The last issue I have with this team is the coach. What? Just listen.

Yes I know Coach K is the legend. But what I always worry about with coaches jumping to the show is the difference of managing their players.

Coming from college to an NBA team means managing a bunch of hot shot kids, over to trying to tell full grown men that they need to work harder in practice when they would rather spend time with their families, or substitute wives, as they call them.

And that’s just to an NBA squad. This is the 12 biggest stars that the heartland has to offer.

Who knows, maybe I shouldn’t worry about it. After all it is the dream team.

I’ll just have stop being jealous and cheer for Samuel Dalembert. Go Canada Go.

The Sports Corner Version 2 is Coming Soon

We are currently revamping The Sports Corner blog, including getting a new domain name.

Hopefully the new site will be unveiled next week, with more content along with everyday opinions on the world of sports.

We apologize for the inconvenience. We’ll be back up and posting very shortly.

Tragic Loss

Today should have been a where the attention of the hockey was on Game 4 of the Stanley Cup playoffs to be played on Saturday night.

Instead, it the hockey world turned its attention to a horrific tragedy, as Canucks defenceman Luc Bourdon was killed outside his home town in New Brunswick in a motorcycle crash.

Today, when our focus was supposed to be on a series just heating up in a business and that has started to gain interest again down in the U.S., we were reminded that hockey is, after all, just a game.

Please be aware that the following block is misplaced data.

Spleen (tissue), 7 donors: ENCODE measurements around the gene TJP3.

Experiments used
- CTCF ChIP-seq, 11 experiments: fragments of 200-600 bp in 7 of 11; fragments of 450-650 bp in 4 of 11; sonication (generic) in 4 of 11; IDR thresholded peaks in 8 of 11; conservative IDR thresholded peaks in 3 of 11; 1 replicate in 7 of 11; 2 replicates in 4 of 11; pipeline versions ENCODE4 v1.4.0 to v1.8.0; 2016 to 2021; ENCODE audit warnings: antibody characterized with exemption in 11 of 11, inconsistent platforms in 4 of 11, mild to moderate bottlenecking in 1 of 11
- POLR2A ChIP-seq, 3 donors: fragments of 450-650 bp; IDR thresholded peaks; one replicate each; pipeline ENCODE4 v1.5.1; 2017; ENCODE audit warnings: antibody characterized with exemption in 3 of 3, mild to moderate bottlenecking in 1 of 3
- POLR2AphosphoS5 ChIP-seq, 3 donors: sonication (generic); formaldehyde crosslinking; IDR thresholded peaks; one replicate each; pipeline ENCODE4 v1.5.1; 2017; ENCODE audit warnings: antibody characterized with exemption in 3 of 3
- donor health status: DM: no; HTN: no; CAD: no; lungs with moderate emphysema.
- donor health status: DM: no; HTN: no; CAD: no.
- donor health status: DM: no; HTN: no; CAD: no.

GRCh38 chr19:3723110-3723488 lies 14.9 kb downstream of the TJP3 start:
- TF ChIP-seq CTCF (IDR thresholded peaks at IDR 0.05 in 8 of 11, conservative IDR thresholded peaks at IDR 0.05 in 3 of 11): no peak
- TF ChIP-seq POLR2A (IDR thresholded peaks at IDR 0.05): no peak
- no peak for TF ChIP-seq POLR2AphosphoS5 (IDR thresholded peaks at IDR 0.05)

Hearing the news that Luc had passed away was a shock.  My dad phoned me while I was out of my office, leaving me a voicemail that told me the tragic news.  I didn’t believe him at first, but within five minutes of listening to that message, text messages and phone calls began to pour in and, in all honesty, I had to read about it four or five times on four or five different websites because I was in total disbelief.

From all accounts, Luc was a great kid.  Shy, perhaps even lost in a world that barely sleeps and moves so fast just like the game to which this lifestyle belongs to.

Through all the criticism he faced because of a slow development -keep in mind, he was only 21- the former two-time Team Canada World Junior Hockey Champion pressed on.  He re-developed his game and was poised to make a run at a starting position with the Canucks when training camp starts up again in September.

I remember his first NHL goal.  That booming slapshot we had all heard so much about.  That enthusiasm and raw emotion he displayed that only players with a true passion for hockey show when they score, especially on a beauty like that.

I think that goal demonstrated the passion he had for hockey and for life.  Enthusiastic and passionate.

Today’s news shook up the hockey world.  It was a tragic and unnecessary shake up.  Why did a kid, who loved life from all we’ve heard today, and who had such great potential as hockey player and a young man growing up in a city and a country that embraced him have to go like this?

Luc is my age.  When you’re young, you have a feeling of invincibility, and not to say that Luc thought that way and because I never even met him and it would unfair to say he thought that way, but things like this you never think can happen.